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  • flightman changed the title to Fox Sparrow
1 hour ago, IKLland said:

Fox Sparrow for sure. What subspecies though? Red?

Just a point of clarification. Remember, that "Red" is not considered a subspecies. A "Red" Fox Sparrow is a bird that represents the subspecies iliaca/zaboria. Some feel as though the two subspecies are inseparable in the field. Others feel as though the "Red" Fox Sparrow may be its own species. Fox Sparrow taxonomy is...complicated, to say the least.

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That's true and the taxonomy has changed over time. According to Birds of the World, in 1998, the American Ornithologists' Union "recognized the 4 groups at informal rank of subspecies group and suggested that, based on genetic evidence the 4 groups at informal rank of subspecies group and suggested that, based on genetic evidence and morphology (including plumage coloration), the 4 groups each may represent a biological species. Before these groups are recognized as separate species, additional study is needed in contact zones between groups, ..."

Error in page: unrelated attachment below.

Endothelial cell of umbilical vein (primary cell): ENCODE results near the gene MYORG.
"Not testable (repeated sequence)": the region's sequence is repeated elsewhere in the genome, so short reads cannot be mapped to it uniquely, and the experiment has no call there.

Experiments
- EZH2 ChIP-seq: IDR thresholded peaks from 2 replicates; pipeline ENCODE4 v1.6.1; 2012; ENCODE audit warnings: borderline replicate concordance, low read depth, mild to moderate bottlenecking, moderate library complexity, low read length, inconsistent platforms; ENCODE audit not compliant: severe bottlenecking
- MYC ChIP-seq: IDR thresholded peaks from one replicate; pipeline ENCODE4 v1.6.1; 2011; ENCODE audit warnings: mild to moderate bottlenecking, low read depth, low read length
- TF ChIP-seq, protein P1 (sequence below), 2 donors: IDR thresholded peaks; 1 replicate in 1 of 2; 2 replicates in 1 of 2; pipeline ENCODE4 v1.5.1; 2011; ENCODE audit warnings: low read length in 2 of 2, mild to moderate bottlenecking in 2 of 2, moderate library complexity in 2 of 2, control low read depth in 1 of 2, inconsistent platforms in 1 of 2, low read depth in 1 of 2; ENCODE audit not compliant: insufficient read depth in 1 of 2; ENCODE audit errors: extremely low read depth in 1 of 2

As you know, all four subspecies groups have common names; Red, Sooty, Thick-billed, and Slate-colored.

We had a similar situation here a few months ago when a Yellow-rumped Warbler (Audubon's), quite distinct from Myrtles which are very common here, was seen for a few weeks. Birders were disappointed that we could not count it as a lifer

 

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